Abused, Confused, & Misused Words by Mary Embree Copyright © 2007, 2013 by Mary Embree
a. Relatively low in cost; inexpensive or comparatively inexpensive.
b. Charging low prices: a cheap restaurant.
a. Obtainable at a low rate of interest. Used especially of money.
b. Devalued, as in buying power: cheap dollars.
3. Achieved with little effort: a cheap victory; cheap laughs.
4. Of or considered of small value: in wartime, when life was cheap.
5. Of poor quality; inferior: a cheap toy.
6. Worthy of no respect; vulgar or contemptible: a cheap gangster.
7. Stingy; miserly.
Inexpensively: got the new car cheap.
By inexpensive means; cheaply: traveled to Europe on the cheap.
[From Middle English (god) chep, (good) price, purchase, bargain, from Old English cēap, trade, from Latin caupō, shopkeeper.]
American Heritage® Dictionary of the English Language, Fifth Edition. Copyright © 2016 by Houghton Mifflin Harcourt Publishing Company. Published by Houghton Mifflin Harcourt Publishing Company. All rights reserved.
1. costing relatively little; inexpensive; good value
2. charging low prices: a cheap hairdresser.
3. of poor quality; shoddy: cheap furniture; cheap and nasty.
4. worth relatively little: promises are cheap.
5. not worthy of respect; vulgar
6. ashamed; embarrassed: to feel cheap.
7. stingy; miserly
8. informal mean; despicable: a cheap liar.
10. dirt cheap informal extremely inexpensive
on the cheap informal Brit at a low cost
[Old English ceap barter, bargain, price, property; related to Old Norse kaup bargain, Old High German kouf trade, Latin caupō innkeeper]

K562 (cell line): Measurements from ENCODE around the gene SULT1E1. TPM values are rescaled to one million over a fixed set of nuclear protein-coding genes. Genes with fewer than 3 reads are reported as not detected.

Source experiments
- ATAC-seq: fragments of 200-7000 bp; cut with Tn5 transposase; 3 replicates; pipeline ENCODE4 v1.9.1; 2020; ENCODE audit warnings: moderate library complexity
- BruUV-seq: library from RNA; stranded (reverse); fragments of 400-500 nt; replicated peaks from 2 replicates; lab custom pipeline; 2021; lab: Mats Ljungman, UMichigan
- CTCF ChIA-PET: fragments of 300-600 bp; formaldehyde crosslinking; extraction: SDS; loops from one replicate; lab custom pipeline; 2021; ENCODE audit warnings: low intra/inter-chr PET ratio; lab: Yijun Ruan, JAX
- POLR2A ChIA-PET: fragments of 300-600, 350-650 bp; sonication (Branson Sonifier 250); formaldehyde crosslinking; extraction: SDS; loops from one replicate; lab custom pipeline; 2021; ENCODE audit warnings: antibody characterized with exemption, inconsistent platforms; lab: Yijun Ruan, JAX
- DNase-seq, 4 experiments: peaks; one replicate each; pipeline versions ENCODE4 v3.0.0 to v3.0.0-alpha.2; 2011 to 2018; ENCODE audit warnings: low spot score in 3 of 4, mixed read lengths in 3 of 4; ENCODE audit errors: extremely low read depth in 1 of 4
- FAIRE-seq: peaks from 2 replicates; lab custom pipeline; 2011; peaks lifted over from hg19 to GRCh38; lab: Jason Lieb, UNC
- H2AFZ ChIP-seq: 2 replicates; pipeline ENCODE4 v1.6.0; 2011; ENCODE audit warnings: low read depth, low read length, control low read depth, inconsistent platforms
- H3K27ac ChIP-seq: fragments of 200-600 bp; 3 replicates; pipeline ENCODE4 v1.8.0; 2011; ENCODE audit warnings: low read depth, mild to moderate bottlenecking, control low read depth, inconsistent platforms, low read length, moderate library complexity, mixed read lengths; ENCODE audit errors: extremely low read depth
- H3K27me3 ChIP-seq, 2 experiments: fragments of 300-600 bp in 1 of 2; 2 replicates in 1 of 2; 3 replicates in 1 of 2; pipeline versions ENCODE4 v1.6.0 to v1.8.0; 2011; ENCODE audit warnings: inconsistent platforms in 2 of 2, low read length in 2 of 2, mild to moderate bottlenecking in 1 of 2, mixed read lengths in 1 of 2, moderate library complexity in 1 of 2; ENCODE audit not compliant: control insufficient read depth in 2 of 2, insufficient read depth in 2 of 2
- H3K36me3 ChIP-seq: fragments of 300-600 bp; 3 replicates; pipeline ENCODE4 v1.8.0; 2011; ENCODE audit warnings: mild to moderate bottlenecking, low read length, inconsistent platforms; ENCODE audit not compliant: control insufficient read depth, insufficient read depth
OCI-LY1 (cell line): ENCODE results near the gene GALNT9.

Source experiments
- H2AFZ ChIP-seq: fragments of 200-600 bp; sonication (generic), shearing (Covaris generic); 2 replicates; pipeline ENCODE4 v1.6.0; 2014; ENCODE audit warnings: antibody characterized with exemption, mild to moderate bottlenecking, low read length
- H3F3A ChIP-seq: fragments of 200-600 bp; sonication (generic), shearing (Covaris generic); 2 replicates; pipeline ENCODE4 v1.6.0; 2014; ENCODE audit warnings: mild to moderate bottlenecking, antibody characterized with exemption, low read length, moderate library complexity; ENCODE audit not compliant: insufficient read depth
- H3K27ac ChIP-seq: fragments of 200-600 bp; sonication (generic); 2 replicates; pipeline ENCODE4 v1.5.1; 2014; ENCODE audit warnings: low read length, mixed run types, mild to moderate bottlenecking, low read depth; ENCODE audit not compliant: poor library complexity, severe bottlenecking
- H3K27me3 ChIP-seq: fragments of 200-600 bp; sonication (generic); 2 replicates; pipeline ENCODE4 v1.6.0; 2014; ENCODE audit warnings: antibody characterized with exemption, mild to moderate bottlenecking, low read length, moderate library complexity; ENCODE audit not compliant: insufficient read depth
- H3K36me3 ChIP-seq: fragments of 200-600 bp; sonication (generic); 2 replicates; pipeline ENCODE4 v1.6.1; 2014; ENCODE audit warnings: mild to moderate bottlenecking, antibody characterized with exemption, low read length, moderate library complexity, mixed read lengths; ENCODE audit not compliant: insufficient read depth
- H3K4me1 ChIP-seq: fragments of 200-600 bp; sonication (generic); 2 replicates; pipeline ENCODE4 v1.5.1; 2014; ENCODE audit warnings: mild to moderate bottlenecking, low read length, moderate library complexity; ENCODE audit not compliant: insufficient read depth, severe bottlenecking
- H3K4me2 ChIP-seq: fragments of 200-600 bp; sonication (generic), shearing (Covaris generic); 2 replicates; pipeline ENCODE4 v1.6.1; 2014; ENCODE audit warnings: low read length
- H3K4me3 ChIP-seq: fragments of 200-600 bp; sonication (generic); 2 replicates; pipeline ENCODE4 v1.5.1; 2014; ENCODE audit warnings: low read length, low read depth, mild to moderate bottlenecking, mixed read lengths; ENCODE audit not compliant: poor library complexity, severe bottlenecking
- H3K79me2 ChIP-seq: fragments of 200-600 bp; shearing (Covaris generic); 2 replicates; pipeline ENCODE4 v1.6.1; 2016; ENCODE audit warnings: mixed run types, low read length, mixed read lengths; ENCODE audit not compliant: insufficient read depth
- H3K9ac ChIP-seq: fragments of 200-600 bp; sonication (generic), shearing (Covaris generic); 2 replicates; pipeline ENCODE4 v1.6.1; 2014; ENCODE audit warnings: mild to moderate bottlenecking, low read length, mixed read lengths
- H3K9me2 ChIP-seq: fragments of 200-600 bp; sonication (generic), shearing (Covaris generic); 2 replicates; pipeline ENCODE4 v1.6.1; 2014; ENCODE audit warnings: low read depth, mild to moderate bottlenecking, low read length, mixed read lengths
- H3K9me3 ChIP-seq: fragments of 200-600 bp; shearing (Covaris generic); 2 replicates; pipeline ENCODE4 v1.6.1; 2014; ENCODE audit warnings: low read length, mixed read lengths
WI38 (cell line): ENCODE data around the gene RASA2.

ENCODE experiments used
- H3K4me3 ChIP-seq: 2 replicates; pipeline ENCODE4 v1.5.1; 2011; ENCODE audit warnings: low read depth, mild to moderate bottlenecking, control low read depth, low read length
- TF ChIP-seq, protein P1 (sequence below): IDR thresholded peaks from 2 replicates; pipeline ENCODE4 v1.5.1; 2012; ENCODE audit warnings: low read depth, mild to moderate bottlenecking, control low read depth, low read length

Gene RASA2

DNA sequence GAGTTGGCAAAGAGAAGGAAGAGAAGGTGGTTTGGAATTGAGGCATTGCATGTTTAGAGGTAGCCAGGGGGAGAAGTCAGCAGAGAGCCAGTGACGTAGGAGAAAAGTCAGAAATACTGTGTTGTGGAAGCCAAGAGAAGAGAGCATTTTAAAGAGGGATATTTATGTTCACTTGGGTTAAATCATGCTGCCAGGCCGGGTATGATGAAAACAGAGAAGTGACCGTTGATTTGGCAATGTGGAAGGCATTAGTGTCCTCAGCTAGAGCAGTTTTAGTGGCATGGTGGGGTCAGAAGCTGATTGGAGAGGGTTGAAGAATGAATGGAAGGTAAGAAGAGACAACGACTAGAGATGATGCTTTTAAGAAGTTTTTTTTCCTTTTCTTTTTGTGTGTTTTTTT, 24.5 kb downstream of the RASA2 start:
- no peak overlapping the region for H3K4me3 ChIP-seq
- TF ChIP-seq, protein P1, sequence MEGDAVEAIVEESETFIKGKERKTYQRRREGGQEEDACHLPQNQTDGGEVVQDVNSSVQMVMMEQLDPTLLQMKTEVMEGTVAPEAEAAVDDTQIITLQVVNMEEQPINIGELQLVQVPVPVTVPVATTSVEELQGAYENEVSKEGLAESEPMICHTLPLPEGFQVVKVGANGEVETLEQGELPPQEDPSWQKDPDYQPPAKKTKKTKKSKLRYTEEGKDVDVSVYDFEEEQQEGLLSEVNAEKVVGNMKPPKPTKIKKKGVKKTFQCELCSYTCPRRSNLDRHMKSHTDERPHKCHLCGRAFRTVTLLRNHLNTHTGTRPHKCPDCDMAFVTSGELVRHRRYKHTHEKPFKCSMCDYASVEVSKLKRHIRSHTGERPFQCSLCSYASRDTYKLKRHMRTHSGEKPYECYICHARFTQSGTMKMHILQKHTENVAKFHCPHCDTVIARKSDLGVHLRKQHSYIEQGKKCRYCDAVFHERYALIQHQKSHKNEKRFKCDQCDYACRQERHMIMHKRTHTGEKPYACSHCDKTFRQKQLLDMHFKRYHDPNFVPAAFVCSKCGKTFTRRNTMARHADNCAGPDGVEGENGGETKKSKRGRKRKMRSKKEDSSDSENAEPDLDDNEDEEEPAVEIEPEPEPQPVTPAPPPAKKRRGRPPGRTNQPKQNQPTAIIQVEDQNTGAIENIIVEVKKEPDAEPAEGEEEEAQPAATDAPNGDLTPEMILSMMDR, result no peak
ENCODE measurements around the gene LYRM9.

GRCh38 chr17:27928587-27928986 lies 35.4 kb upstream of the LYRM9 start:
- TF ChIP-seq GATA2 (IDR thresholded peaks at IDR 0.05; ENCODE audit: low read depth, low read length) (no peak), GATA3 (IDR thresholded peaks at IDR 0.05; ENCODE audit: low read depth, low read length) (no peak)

Collins English Dictionary – Complete and Unabridged, 12th Edition 2014 © HarperCollins Publishers 1991, 1994, 1998, 2000, 2003, 2006, 2007, 2009, 2011, 2014
adj. -er, -est,
adv., n. adj.
1. costing very little; relatively low in price; inexpensive.
2. charging low prices: a cheap store.
3. shoddy or inferior.
4. costing little labor or trouble: Talk is cheap.
5. mean or contemptible: a cheap joke.
6. of little account or value: Life was cheap.
7. embarrassed; sheepish.
8. stingy; miserly.
9. (of money) able to be borrowed at low interest.
10. of decreased value or purchasing power.
11. at a low price or small cost.
12. on the cheap, inexpensively; economically.
Random House Kernerman Webster’s College Dictionary, © 2010 K Dictionaries Ltd. Copyright 2005, 1997, 1991 by Random House, Inc. All rights reserved.
Cheap goods or services cost less than other goods or services of the same type.
…cheap red wine.
…cheap plastic buckets.
A solid fuel cooker is cheap to run.
In conversation, cheap can also be an adverb, but only with verbs which refer to the buying, selling, or hiring of things.
I thought you got it very cheap.
You can hire boots pretty cheap.
With other verbs, the adverb you use is cheaply.
You can play golf comparatively cheaply.
In fact you can travel just as cheaply by British Airways.
You do not say that things such as wages, costs, or payments are “https://www.thefreedictionary.com/cheap”. You say that they are low.
If your family has a low income, you can apply for a student grant.
…tasty meals at a fairly low cost.
Collins COBUILD English Usage © HarperCollins Publishers 1992, 2004, 2011, 2012